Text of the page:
“He’s no stranger to disdain and contempt for plus size women,” says blogger Marie Denee. Karl Lagerfeld has been at the brunt of a media and social networking backlash after he described Adele to Metro editors as being “a little fat.” Denee, a self-confessed plus size girl (she’s a US 16), adds, “By saying that she can sing but she’s fat minimizes who this woman is. She is so much more than just her weight.”
In Karl’s defense he did praise the British recording artist’s “divine voice”. Indeed it’s not the first time that Adele has been at the receiving end of negative weight comments. When I ask Marie what she believes to be deemed overweight, the thirty-year-old responds, “I couldn’t begin to quantify what is an unhealthy size. I don’t like saying that someone is the wrong size. You have to accept and respect yourself as a person and you’ll start embracing a full lifestyle by taking care of yourself and being active.”
This may read true for the state of your mental wellbeing but surely there comes a time when one has to accept that they may have a weight problem? Let’s be honest, obesity is on the rise, yet it has become a taboo subject amongst many people. It seems that we are chastising Lagerfeld for speaking what is arguably the truth. In many respects that’s a refreshing attribute in a world of media sound bites and spin-doctors.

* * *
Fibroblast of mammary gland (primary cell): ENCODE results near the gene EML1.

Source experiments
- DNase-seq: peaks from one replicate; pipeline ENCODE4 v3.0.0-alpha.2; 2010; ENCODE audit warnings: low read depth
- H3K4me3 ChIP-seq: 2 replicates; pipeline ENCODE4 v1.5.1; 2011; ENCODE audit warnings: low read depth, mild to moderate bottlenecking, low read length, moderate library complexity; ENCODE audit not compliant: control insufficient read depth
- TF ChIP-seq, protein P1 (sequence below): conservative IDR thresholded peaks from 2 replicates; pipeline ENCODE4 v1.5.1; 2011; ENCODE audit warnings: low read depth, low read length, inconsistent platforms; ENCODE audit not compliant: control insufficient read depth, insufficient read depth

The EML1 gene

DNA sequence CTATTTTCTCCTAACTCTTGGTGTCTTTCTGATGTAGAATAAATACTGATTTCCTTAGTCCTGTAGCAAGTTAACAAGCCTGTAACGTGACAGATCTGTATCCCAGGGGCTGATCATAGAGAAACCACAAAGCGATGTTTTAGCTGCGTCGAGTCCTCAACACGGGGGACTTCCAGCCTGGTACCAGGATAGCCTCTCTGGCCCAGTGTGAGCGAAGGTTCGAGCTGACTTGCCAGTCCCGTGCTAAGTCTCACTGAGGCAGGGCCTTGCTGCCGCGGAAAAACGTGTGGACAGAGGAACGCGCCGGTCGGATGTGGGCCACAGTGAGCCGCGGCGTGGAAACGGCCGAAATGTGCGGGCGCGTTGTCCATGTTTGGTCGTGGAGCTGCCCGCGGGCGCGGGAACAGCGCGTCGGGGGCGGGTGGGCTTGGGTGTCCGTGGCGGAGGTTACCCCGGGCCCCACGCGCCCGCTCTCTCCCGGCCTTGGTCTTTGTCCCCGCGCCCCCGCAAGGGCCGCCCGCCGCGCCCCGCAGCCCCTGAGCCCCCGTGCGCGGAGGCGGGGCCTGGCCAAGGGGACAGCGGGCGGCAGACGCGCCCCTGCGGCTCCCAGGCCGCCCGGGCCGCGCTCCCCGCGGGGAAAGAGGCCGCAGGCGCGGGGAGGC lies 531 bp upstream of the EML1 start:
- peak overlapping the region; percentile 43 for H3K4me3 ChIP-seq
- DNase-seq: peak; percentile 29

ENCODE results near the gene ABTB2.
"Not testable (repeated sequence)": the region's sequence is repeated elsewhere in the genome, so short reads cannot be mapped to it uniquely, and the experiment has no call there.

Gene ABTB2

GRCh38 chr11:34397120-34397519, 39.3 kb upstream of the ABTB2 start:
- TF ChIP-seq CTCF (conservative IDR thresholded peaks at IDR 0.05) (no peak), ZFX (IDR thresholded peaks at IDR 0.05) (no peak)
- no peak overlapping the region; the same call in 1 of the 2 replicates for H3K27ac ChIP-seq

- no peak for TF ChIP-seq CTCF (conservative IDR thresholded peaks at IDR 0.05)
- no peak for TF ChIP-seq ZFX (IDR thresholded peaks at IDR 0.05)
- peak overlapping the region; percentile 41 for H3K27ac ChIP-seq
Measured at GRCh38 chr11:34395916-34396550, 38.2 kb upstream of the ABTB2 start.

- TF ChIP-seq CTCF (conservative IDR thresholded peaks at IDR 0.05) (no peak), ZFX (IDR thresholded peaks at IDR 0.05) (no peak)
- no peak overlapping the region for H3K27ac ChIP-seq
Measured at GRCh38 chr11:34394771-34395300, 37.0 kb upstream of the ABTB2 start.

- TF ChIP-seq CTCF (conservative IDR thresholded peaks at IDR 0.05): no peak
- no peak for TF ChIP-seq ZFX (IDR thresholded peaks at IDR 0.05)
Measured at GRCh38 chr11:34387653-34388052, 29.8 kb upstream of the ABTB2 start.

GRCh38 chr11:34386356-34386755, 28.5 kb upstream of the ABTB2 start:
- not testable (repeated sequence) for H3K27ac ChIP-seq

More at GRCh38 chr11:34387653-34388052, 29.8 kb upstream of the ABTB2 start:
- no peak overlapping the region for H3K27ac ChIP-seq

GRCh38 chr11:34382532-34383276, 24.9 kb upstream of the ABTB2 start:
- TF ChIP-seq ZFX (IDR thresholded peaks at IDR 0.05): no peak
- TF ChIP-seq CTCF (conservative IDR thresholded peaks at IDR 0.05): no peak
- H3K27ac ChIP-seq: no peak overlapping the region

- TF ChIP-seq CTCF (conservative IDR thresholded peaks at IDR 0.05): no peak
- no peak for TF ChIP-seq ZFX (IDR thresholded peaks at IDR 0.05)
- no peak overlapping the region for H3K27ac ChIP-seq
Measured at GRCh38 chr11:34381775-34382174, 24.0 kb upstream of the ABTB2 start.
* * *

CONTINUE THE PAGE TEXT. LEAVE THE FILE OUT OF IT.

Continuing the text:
However, Denee finds the negative influence his comments may have on teenagers, ”He has a profound effect on how young girls perceive themselves. What message does it send if this mega influential fashion figure minimizes Adele to her physicality? The founder of the blog Curvy Fashionista continues, “He doesn’t care and he doesn’t need to because the brand [Chanel] isn’t accessible to us [plus size girls] anyway. I kind of share the sentiment of tweeters who said, “They’re not going to support someone who thinks I’m the grossest thing ever.”
Ultimately, Karl’s comments are unlikely to shake his fashion empire but he’s unlikely to curry favor with those women who are mindful of the so-called “coat hangers” that stalk their way down the runway. But as Denee points out, “For women like me it’s a hard pill to swallow.”